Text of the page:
Matador Freerain22 Waterproof Packable Backpack Review
Matador’s Freerain22 Waterproof Packable Backpack is bristling with features that betray its packable nature—in a good way.
- Comprehensive harness system for a packable bag
- Very secure rolltop and water-resistant design
- Well-made with quality materials
- Lots of straps to manage
- Rolltop accessibility plus a zipper slows down access
- Can be difficult to cinch compression sack after packing up
10.6 oz (300.5 g)
ROBIC® nylon; 50D nylon mini ripstop; 210D bonded nylon thread
19.5 in x 10.5 in x 7 in (49.5 x 26.7 x 17.8 cm)
Unpacked | 3.75 in x 3.75 in x 5.75 in - Packed
ROBIC®, Ripstop Nylon, Nylon, Hypalon®, YKK Zippers, YKK Buckles, Polyurethane
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Whenever we’re planning a trip, one of the most fun/stressful parts is picking out which bag to travel with. Do we one-bag it and go for the large travel backpack? Do we bring a daypack to try and cut down on overpacking? Or do we go for an outdoor adventure backpack and roll with it whether we’re in the city or in the woods? You can also consider doing combinations, not to mention extras like slings and pouches.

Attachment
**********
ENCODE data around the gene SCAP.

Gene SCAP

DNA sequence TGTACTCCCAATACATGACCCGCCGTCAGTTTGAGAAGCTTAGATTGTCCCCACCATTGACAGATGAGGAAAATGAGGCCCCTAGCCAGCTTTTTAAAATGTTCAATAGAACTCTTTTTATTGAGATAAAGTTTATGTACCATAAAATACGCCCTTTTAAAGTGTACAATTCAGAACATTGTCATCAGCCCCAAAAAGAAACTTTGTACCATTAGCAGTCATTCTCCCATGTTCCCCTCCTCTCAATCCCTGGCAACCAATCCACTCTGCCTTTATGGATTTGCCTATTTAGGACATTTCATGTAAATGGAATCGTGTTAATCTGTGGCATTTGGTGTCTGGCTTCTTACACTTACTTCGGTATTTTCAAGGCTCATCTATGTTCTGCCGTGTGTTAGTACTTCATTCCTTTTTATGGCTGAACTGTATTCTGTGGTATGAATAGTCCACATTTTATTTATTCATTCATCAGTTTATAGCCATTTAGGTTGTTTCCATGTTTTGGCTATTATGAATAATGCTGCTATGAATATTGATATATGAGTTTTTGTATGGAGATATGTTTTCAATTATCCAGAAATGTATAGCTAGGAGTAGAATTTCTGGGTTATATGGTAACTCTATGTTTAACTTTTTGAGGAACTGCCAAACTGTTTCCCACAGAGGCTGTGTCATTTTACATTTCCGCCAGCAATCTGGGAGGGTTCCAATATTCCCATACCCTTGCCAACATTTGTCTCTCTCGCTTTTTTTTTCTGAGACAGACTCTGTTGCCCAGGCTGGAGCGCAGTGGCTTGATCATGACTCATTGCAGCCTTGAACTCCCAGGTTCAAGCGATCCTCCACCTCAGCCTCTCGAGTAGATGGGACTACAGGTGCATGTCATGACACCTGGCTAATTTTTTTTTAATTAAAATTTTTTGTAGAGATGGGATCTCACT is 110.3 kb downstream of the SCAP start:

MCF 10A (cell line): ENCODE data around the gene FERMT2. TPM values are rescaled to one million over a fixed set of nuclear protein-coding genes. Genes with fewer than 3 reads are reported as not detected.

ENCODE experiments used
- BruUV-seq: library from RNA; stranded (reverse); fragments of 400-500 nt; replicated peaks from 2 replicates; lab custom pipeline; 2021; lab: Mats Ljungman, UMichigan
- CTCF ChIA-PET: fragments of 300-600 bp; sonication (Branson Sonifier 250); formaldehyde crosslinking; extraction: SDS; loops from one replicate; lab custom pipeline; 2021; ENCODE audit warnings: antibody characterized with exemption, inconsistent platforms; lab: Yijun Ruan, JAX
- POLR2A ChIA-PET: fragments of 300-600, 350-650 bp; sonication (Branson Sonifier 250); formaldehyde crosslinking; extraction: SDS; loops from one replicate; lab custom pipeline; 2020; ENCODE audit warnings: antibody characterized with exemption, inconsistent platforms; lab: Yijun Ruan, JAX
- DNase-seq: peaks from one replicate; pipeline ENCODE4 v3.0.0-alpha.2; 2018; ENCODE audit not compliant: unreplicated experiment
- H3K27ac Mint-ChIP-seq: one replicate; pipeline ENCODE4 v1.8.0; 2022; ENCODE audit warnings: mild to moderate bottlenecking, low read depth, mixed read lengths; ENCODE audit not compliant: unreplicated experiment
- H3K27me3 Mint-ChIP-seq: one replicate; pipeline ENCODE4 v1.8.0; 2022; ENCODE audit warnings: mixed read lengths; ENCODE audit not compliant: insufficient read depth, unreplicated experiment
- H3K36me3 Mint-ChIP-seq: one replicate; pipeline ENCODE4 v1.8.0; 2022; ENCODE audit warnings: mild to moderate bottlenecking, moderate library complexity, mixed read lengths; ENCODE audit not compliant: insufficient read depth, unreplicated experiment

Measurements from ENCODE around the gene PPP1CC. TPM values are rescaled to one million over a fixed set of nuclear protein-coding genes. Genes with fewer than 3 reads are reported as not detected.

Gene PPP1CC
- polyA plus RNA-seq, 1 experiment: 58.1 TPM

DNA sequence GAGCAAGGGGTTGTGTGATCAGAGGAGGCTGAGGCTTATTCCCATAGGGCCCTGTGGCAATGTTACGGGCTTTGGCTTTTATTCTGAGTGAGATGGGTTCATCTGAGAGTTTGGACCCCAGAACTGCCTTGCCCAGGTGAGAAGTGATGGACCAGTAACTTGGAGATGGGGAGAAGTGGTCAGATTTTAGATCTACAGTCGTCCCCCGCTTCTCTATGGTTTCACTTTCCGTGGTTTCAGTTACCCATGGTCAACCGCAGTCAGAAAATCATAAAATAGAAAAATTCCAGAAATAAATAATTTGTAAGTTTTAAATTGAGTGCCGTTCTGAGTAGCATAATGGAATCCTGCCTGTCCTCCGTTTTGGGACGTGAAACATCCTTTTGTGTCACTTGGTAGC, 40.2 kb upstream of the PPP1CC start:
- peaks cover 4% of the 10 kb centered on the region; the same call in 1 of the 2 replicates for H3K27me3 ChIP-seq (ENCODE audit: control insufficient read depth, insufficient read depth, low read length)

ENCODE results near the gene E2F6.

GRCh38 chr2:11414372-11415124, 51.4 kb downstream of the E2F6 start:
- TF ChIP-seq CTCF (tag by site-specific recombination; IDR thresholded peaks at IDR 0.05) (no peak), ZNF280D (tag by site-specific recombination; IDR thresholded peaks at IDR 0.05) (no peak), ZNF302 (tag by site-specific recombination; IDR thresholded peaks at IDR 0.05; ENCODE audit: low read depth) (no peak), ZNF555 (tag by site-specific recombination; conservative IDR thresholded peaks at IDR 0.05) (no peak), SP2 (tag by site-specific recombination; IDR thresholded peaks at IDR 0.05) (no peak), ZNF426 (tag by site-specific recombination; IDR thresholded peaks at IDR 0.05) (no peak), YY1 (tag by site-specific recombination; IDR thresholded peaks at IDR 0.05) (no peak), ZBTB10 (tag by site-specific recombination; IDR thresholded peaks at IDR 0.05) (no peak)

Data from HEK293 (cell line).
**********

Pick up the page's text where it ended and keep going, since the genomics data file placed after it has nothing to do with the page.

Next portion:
There is an alternative solution: packable bags. They’re bags you can bring alongside your main bag that don’t take up too much space when compressed. In a way, you can think of them as pack hacking manifested in bag form.
Among these packable bags is Matador’s Freerain22, and it’s one of the more feature-rich ones out there. It’s pretty much expected for packable backpacks to have less of the creature comforts of typical backpacks. Features usually left out include a structured back panel, liner fabric, and straps that aren’t shoulder straps.
Yet, the Freerain22 doesn’t feel any less compromised than its full-fledged counterparts. It has a complete harness system that includes load lifters. Additionally, there are attachment points for hiking equipment, dual water bottle pockets, and a secure rolltop opening.
That all sounds great, but there’s bound to be a catch or two, right? Well, let’s find out and see.